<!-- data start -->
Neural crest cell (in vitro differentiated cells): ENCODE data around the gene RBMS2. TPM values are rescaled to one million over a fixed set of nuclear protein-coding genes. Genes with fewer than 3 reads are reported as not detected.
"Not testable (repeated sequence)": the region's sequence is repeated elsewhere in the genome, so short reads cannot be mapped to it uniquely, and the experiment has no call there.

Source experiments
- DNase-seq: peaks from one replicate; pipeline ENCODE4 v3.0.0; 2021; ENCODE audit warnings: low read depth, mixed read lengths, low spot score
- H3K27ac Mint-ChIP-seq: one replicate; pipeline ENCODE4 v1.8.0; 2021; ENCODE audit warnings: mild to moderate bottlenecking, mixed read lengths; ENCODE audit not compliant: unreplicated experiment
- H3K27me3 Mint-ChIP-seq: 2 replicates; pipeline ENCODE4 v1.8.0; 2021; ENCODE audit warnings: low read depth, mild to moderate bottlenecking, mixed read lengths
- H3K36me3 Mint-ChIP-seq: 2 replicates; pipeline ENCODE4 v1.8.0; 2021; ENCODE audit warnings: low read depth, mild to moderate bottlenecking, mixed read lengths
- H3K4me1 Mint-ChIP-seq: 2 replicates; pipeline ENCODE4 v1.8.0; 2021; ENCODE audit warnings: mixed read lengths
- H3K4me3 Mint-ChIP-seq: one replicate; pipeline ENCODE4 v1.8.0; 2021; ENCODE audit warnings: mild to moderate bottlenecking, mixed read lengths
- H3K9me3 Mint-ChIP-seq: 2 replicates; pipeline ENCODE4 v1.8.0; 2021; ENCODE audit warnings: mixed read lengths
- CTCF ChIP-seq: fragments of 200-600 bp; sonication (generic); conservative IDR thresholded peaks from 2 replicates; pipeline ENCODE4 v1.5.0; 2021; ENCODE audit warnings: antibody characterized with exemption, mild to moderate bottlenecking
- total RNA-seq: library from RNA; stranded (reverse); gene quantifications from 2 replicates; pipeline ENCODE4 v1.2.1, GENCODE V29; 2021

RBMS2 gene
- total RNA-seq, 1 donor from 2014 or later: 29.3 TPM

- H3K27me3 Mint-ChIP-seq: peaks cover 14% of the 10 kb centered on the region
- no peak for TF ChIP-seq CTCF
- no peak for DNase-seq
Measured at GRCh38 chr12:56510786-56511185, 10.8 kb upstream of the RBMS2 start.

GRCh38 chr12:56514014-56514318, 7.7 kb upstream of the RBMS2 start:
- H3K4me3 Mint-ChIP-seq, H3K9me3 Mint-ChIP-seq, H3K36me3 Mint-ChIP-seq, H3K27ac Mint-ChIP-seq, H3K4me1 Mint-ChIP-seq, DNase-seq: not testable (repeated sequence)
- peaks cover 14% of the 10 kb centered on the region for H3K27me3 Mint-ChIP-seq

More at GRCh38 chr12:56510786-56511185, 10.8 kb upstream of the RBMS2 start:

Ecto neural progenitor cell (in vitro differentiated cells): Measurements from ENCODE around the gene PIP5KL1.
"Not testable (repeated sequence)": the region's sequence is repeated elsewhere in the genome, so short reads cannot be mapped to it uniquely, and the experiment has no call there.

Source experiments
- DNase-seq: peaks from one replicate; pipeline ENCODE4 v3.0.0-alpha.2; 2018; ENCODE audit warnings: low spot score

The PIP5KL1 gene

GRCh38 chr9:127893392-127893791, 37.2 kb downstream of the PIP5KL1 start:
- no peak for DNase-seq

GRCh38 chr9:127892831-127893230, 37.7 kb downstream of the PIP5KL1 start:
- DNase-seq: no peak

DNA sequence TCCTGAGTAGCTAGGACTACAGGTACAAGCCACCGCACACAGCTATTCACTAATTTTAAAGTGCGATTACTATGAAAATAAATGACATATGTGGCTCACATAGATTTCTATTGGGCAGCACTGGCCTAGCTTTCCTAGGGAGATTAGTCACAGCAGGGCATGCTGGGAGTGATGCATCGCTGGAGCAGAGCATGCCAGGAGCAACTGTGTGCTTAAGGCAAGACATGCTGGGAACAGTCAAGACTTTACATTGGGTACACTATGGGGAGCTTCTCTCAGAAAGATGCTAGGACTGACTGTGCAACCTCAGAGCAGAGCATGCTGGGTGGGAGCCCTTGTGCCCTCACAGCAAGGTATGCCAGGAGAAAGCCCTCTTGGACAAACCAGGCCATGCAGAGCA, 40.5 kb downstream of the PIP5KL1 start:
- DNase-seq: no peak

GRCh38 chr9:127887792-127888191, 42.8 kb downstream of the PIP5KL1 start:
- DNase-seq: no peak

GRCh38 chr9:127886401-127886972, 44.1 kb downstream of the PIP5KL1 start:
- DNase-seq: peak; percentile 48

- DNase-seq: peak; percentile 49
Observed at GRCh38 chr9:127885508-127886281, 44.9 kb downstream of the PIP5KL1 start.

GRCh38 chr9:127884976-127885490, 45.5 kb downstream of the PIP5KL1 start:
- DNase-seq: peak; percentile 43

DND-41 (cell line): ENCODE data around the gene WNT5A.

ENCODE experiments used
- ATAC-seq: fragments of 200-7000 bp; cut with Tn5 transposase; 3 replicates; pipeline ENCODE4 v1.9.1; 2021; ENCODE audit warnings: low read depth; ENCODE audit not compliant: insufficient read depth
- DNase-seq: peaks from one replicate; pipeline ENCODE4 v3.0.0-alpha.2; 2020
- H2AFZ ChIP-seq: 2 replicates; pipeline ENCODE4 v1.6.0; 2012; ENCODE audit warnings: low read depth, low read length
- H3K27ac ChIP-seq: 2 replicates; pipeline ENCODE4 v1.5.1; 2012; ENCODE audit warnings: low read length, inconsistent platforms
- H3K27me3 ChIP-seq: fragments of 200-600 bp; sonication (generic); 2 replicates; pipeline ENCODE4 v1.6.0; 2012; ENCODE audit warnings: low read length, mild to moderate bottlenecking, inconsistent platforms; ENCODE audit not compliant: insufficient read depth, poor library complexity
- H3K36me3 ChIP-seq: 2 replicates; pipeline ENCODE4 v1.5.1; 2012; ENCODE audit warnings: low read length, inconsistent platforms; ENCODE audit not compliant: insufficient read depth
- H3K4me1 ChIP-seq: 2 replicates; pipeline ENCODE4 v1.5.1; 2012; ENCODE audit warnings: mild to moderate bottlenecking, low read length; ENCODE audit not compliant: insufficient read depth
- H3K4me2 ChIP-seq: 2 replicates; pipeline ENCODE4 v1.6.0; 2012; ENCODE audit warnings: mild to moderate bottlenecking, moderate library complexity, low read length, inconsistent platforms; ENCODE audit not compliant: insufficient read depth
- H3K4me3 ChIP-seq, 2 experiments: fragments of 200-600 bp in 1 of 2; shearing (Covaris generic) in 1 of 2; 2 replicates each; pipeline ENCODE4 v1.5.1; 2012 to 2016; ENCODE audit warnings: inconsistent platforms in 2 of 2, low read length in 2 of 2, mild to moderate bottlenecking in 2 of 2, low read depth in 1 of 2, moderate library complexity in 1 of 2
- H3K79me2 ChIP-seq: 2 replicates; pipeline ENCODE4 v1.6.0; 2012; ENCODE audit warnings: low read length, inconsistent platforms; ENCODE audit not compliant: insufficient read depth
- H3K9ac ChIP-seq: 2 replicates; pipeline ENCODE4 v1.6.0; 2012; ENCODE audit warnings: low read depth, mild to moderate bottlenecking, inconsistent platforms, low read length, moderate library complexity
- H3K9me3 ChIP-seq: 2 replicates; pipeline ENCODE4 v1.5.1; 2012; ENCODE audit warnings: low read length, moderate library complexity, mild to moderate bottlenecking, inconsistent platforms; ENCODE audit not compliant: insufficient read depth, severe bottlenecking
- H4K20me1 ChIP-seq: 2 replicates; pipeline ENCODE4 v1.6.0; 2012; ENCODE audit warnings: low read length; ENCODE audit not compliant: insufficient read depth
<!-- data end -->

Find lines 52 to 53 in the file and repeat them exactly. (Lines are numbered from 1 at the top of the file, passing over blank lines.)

- H3K4me3 ChIP-seq, 2 experiments: fragments of 200-600 bp in 1 of 2; shearing (Covaris generic) in 1 of 2; 2 replicates each; pipeline ENCODE4 v1.5.1; 2012 to 2016; ENCODE audit warnings: inconsistent platforms in 2 of 2, low read length in 2 of 2, mild to moderate bottlenecking in 2 of 2, low read depth in 1 of 2, moderate library complexity in 1 of 2
- H3K79me2 ChIP-seq: 2 replicates; pipeline ENCODE4 v1.6.0; 2012; ENCODE audit warnings: low read length, inconsistent platforms; ENCODE audit not compliant: insufficient read depth